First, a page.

Wednesday, December 5, 2012
POLK COUNTY -- Polk County's Community Emergency Response Team (CERT) is lauded by agencies for the assistance it provides during local disasters or for basic preparedness training for citizens.
Starting next year, it will be CERT that needs a helping hand.
A federal grant that has paid for a coordinator for the group during the last four years expires on Dec. 31 and won't be offered again for the foreseeable future.
To sustain the position until June, the cities of Dallas, Independence and Monmouth are chipping in $2,000 apiece. Afterward, CERT will have to find new revenue sources, be it donations or even dedicated funding from the towns -- provided there's room in their respective budgets -- to support the key position.
While CERT primarily runs on volunteers, the operation is broad enough that it needs at least a part-time manager to be most effective, said Monmouth City Manager Scott McClure.
"For a small contribution, you're getting a fleet of volunteers who are well organized and show up for big and small disasters," McClure said.
"Without a coordinator, eventually, you risk losing your volunteers," he continued. "You have to train them, get them together ... with any good volunteer outfit, you have to have somebody."
Kimber Townsend has been Polk CERT's leader since 2003. She spends about 30 hours a week on management, training, grant writing, website maintenance and other duties. Townsend also sits on a planning committee of the Oregon Emergency Management Agency and will be involved in staging a statewide earthquake readiness conference in 2013.
Polk CERT was formed in 2001, has approximately 70 members and is regarded as one of the most comprehensive programs of its kind in the state.
Generally, volunteers collaborate work with area first responders and do everything from clearing debris in a disaster to teaching basic first aid skills. Polk CERT frequently conducts training for other community emergency response teams.
"Kimber has taken a good program to new levels of excellence," Independence Sgt. Rick Igou said, noting it has branched into preparedness outreach for citizens and even runs a special Teen CERT program.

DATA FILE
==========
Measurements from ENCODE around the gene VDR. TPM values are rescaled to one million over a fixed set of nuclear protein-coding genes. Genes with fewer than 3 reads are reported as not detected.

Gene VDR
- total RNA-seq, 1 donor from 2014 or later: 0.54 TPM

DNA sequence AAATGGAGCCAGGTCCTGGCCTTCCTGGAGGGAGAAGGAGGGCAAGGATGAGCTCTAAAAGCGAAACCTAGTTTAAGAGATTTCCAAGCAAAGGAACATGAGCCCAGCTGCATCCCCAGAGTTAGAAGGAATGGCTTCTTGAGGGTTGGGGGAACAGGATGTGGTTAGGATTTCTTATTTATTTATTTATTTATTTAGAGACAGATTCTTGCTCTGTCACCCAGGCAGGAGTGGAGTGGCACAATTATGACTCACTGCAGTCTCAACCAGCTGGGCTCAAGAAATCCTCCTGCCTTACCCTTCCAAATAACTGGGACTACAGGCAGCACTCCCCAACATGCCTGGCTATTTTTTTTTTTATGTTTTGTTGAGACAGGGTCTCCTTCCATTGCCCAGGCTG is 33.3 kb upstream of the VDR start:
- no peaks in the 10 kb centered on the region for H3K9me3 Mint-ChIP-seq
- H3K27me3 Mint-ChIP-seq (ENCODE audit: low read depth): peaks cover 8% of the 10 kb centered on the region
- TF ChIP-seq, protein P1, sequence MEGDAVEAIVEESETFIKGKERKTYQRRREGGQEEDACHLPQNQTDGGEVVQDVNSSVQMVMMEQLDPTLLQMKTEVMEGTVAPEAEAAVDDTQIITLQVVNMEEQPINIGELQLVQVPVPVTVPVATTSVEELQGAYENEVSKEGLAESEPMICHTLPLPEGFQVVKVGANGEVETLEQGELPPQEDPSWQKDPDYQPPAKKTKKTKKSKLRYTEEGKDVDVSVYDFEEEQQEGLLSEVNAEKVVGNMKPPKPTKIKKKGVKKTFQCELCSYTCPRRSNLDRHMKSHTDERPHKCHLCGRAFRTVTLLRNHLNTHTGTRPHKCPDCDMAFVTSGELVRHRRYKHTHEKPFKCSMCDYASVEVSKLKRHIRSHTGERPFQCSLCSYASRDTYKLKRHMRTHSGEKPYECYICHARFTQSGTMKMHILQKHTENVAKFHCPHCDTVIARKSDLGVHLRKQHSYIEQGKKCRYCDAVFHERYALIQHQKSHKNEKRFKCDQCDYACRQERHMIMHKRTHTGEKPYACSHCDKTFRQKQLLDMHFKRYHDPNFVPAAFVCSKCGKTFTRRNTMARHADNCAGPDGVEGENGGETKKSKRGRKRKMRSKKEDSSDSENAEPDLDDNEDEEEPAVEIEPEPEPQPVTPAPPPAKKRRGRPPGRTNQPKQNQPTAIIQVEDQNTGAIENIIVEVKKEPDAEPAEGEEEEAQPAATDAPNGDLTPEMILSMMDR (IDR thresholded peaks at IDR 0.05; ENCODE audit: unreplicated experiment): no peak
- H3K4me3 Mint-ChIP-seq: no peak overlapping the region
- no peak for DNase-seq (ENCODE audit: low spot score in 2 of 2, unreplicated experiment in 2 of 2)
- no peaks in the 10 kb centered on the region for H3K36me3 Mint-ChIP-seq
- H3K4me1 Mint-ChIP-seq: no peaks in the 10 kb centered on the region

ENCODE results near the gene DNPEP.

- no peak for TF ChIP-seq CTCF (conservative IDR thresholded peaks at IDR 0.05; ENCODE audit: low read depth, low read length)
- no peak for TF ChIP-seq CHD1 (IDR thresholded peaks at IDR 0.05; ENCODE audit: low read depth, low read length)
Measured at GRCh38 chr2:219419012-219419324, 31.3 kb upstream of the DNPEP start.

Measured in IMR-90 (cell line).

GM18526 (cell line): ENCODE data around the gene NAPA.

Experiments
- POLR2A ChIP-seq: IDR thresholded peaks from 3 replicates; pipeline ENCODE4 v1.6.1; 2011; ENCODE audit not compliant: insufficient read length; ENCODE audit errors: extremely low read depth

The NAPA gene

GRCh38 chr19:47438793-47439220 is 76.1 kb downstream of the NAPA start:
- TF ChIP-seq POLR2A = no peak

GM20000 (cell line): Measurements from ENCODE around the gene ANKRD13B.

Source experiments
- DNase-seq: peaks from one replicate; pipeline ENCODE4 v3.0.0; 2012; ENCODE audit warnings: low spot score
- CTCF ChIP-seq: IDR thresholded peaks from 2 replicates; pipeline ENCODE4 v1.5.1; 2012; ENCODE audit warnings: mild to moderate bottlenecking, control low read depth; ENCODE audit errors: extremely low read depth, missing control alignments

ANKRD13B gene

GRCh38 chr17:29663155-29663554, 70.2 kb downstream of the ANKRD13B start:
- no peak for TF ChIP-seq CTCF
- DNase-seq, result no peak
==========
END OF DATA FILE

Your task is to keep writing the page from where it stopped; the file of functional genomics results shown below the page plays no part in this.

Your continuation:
Each state receives Federal Emergency Management Agency funds and distributes them to counties and their CERT teams based on need and merit. Money for supplies was offered for 2013, but not personnel.
Townsend's position has been funded at $18,000 annually for the past four years via a Homeland Security grant.
"It's something we don't anticipate being available in the future," Townsend said. "We need to look at alternatives to funding."
Townsend said if funding for a coordinator is gone, she'll still work for CERT, though efforts would need to be scaled back.
"We might have to focus more internally on the county and not do as much outreach across the state," she said. "And that would be tough, because networking for a volunteer program is desperately needed."
CERT's major value to local agencies is as leverage to their own staff; volunteers do crowd control at events such as Summerfest, run sandbag stations during flood deployments and augment search and rescue efforts.
"First responders are all facing cuts to personnel," Townsend said. "And we've seen growth in the need for CERT programs in the last five years because of it.
"Agencies realize if they have big events, they don't have enough people to staff them," she added. "They're supportive of us taking the less technical jobs off their plate and filling in the ranks."
For more information on Polk CERT: www.polkcountycert.org. The public is welcome to attend the next monthly training at 6 p.m. on Monday at Frozation frozen yogurt shop, 641 Clay St. in Monmouth, located just off Highway 99W.